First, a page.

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  • One of the qualities that a nomenclatural system should have: the rules that command the allocation of nomina to taxa must work in the most automatic possible way, without leaving place to arbitrary or bureaucratic decisions. The freedom of choice of taxonomists as concerns nomenclature must be restricted to the indispensable minimum, i.e. concretely to only two situations: at the creation of a nomen, and for every nomenclatural act, i.e. every first-reviser action whenever such an action is necessary. In all other cases, the decision should be automatic and should, in all rigor, arouse no emotion from the part of users. A good nomenclatural system should not only avoid arbitrary decisions, but also limit to the minimum the recourse to bureaucratic action through committees, commissions, courts or other boards, charged to take decisions whenever the rules leave some doubt in their application. The automaticity of the rules should ideally be such that two taxonomists living on opposite sides of the planet should be able, without communicating with each other, to reach the same nomenclatural conclusion whenever they adopt the same taxonomy. Any system requiring a frequent recourse to a bureaucratic authority would be too heavy and soon bound to become inefficient. Furthermore, the strong risk exists that it could place the taxonomists of different countries or having different opinions in an unbalanced situation. (Dubois 2005c)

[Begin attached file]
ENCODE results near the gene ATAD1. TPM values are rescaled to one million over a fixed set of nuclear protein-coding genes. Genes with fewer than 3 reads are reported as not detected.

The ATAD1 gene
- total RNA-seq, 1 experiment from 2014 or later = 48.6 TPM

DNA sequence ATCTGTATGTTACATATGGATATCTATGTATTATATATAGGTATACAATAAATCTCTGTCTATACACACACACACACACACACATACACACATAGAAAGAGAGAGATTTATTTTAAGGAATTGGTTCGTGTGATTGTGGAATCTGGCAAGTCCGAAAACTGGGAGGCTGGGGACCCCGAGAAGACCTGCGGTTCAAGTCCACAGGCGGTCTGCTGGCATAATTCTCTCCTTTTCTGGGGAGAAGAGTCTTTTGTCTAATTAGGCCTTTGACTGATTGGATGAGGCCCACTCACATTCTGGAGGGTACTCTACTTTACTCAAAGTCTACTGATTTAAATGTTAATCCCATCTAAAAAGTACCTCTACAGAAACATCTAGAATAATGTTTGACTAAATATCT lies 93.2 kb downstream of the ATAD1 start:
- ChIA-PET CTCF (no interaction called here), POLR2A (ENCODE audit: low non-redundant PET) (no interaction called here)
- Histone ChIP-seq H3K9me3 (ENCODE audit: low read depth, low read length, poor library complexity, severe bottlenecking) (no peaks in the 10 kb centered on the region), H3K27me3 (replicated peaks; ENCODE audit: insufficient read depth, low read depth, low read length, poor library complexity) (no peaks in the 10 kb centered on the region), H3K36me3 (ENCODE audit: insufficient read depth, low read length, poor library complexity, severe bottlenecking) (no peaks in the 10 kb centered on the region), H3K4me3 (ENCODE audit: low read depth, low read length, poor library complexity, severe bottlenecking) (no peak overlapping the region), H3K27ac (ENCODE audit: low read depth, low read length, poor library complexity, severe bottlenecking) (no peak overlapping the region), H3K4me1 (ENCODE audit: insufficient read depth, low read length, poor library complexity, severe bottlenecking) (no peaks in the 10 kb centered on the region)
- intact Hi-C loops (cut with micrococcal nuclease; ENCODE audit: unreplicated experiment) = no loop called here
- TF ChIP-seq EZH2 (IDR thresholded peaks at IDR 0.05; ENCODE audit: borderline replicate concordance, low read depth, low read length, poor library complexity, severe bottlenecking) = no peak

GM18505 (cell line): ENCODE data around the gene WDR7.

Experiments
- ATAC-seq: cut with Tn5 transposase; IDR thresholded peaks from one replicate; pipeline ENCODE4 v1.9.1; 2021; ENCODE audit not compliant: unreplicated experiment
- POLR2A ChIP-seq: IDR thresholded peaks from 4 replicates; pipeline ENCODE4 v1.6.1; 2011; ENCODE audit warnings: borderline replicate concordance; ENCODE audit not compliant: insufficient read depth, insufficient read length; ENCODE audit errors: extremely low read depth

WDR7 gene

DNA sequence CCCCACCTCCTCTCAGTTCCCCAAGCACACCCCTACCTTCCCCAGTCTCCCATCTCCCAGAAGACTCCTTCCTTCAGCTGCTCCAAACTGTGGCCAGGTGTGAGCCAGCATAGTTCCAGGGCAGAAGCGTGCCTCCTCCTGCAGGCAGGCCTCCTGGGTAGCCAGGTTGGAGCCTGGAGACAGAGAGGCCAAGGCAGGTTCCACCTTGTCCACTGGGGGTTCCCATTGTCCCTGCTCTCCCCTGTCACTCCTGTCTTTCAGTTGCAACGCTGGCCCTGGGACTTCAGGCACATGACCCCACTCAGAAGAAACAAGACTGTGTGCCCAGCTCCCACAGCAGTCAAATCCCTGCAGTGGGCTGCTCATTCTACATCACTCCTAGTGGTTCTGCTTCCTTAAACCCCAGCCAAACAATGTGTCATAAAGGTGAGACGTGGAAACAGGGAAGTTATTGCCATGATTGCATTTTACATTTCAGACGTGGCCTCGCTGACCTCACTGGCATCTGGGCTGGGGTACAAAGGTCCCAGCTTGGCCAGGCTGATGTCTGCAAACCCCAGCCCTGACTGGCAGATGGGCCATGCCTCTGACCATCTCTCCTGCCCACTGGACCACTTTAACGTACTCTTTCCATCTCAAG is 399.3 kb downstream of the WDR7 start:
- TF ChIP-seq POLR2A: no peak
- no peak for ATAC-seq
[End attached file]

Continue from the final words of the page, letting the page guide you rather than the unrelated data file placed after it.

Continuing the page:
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  • 1416

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